1. It would be a negative factor, but yeah. Still, the structure was designed for many more cycles. We learned late that the acoustics at the pad were a bit higher than originally thought, so there was some enhanced degradation of the structure factored in.

            Conversely to the age of the vehicles was the age and intelligence gathered by the long term workforce. The guys at KSC got better at maintaining the fleet. They picked up on things that come from knowing the vessel really well and understanding when things aren’t quite right.

            But all this is nice conversation stuff and not all that usable. The fact is missions were greenlit assuming a LOCV of over 1:200, yet now NASA claims statistical reality to be closer to 1:90. The first launch (slide 32) had a PRA at the time for LOCV between 1:1000 – 1:10,000, while the most recent analysis says it was closer to 1:12, which gave a boost to LOC due to the existence of ejection seats that when removed lowered LOCV to 1:10.

            Yet we continued to fly, and had no problem hiring astronauts. We were blissfully ignorant. I think you could show this study to 100 people, and then tell them we found an extra ET and were looking for a 7 person crew for STS-136. I bet you would get enough applicants from that 100 people.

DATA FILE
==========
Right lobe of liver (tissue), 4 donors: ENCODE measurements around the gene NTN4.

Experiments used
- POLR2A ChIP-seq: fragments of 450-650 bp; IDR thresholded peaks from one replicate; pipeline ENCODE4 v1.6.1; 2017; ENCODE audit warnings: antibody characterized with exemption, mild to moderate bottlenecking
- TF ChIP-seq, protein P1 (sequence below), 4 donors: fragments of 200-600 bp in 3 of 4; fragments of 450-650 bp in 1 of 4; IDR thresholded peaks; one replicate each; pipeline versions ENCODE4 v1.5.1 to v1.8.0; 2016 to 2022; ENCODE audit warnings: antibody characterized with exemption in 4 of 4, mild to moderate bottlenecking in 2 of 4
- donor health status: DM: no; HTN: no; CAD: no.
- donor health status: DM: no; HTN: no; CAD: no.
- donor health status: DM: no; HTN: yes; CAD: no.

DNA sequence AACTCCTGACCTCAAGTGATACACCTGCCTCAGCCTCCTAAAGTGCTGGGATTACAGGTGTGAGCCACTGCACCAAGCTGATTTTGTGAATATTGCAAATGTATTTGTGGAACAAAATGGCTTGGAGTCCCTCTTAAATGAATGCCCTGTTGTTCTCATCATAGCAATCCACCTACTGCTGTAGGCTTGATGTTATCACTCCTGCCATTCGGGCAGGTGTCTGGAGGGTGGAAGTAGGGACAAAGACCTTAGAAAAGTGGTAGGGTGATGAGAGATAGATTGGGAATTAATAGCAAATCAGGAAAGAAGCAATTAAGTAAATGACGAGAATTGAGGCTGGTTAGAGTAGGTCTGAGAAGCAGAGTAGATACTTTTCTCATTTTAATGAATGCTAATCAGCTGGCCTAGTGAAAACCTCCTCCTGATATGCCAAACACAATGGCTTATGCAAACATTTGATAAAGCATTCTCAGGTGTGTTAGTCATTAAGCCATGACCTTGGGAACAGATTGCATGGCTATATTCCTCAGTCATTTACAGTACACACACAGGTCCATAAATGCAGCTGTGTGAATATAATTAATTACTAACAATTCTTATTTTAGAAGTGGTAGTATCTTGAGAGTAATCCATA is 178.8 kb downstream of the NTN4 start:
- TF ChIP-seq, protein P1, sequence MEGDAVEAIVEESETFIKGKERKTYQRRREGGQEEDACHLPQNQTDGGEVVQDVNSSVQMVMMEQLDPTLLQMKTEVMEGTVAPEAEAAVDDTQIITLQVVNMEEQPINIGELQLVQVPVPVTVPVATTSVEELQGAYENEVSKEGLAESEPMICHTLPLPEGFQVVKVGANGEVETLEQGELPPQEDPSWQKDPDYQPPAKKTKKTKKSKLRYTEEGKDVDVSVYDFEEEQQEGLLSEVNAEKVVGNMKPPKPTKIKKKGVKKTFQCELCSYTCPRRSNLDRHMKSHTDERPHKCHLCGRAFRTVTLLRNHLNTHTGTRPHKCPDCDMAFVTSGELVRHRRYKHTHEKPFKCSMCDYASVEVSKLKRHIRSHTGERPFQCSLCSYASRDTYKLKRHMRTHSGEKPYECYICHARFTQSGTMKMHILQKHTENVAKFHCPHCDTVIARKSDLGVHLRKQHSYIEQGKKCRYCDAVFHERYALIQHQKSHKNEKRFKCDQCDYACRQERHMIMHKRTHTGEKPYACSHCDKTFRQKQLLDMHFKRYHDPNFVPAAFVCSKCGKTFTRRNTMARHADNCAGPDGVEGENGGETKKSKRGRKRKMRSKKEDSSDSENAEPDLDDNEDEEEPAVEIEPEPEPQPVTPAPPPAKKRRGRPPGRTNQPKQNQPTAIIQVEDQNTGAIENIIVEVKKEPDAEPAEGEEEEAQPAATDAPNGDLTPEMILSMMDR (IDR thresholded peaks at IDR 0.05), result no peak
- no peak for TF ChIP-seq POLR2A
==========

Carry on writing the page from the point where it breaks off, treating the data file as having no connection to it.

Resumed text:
2. “Still, the structure was designed for many more cycles.”

            You’re assuming that cycles matter more than age.

            If I remember correctly, one reason the shuttles wouldn’t have been able to continue flying without extensive teardowns and rebuilds was because some of the components that were never intended to be replaced were reaching the limits of their design lifetime.

            I believe the actuators for the rudder were one of those components, and would have required taking the airframe apart to reach them.